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vkphoto
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looks odd
In reply to Chris Dodkin, Jan 16, 2013

Chris, are you sure that you didn't mixed up labels (jpeg/raw, top/bottom, /left/right)???

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Chris Dodkin
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Re: looks odd
In reply to vkphoto, Jan 17, 2013

vkphoto wrote:

Chris, are you sure that you didn't mixed up labels (jpeg/raw, top/bottom, /left/right)???

LOL - yep, I'm sure 

I should have taken the time to match the RAW to the JPEG regarding color saturation and WB, to make the comparison on detail the key differentiator.

As presented, the 'film' sim in camera has a more saturated look - but the processed RAW files can provide higher levels of detail, as well as more manageable WB, dynamic range, highlight recovery, shadow detail etc etc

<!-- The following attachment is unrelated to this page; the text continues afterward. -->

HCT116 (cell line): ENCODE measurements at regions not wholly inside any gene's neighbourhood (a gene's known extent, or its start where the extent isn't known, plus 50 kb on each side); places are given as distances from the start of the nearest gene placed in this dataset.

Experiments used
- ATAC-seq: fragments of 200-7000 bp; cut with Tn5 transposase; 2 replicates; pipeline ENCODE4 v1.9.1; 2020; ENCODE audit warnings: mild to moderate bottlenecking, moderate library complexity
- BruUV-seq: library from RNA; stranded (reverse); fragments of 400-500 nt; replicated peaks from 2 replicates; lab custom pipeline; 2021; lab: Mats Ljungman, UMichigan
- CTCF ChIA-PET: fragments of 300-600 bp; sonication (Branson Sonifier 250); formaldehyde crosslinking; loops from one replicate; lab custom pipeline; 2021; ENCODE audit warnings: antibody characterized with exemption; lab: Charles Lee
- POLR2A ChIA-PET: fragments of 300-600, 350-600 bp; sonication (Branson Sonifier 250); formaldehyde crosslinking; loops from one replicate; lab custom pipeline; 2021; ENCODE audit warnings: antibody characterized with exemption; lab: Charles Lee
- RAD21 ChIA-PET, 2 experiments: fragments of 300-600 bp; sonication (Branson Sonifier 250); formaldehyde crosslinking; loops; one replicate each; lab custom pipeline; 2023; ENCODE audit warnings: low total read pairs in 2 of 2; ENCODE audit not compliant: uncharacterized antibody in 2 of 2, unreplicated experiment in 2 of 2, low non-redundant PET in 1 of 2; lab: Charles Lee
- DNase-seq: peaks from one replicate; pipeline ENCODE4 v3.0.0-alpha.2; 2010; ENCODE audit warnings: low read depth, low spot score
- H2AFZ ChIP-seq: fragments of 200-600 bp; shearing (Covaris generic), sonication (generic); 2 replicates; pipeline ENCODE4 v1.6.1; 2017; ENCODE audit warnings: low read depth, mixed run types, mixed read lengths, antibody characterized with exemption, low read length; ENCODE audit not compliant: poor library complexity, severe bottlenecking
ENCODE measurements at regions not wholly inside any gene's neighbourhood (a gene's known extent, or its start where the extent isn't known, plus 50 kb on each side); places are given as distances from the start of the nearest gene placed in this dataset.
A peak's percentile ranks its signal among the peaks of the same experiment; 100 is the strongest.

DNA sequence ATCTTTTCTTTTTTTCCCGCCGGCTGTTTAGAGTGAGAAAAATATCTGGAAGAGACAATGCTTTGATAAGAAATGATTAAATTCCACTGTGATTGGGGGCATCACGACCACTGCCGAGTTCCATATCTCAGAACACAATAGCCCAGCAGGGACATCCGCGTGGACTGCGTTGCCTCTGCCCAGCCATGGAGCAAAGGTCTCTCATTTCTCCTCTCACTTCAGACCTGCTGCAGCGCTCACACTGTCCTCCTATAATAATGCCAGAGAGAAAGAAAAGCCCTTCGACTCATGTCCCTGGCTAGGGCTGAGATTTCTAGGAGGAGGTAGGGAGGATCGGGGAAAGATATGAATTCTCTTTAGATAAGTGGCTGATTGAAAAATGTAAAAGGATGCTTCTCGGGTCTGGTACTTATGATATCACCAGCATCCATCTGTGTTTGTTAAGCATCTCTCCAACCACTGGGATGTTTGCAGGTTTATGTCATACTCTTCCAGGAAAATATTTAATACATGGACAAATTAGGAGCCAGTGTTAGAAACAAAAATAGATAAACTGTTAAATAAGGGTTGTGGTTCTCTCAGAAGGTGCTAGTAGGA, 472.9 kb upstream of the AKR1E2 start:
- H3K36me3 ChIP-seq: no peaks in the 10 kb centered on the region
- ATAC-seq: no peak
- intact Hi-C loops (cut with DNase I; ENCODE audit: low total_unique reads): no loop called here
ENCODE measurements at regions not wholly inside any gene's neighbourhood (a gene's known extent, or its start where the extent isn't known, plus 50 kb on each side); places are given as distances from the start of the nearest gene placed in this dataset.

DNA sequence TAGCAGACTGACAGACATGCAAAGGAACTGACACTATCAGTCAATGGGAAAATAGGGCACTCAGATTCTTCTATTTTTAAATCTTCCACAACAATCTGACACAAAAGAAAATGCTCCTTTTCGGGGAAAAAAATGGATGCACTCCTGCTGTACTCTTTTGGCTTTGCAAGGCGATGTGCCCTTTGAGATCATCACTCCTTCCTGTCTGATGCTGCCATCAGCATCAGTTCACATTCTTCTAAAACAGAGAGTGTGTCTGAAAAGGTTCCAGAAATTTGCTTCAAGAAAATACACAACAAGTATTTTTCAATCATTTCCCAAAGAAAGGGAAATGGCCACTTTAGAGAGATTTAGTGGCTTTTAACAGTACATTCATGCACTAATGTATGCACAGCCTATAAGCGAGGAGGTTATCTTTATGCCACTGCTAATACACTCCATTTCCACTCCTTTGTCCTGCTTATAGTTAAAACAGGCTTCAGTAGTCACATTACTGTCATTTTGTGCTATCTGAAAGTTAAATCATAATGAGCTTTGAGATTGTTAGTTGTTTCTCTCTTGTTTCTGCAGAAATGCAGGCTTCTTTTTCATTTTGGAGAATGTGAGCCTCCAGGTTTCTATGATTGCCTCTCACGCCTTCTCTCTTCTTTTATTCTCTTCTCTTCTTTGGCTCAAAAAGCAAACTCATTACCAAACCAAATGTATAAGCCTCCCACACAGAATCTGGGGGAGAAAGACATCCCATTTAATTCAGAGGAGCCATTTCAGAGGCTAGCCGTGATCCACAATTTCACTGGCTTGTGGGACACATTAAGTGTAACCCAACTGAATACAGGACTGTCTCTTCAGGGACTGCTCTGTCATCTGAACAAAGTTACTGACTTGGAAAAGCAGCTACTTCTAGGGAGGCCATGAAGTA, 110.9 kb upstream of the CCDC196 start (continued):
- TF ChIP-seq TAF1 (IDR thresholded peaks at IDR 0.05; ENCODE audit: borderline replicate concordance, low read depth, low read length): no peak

You can adjust WB and saturation to match the JPEGs look - and adjust to taste.

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Chris Dodkin
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Re: JPEGs are less sharpened than the RAWs
In reply to David McGaughey, Jan 17, 2013

David McGaughey wrote:

Chris Dodkin wrote:

There has been a lot of discussion recently because of the CaptureOne release, around in-camera JPEG vs various RAW conversions.

I did the following tests with all 3 prime lenses back in the summer - comparing out of camera JPEG from the X-Pro1, with files converted from RAW using ACR into Photoshop CS6. The JPEGs were with the default camera settings for sharpness etc - seeing as default seems to be the theme of the day.

The results are as I'd expected, but do go against some people's preconceptions around the 'ultimate' quality of the Fuji JPEG files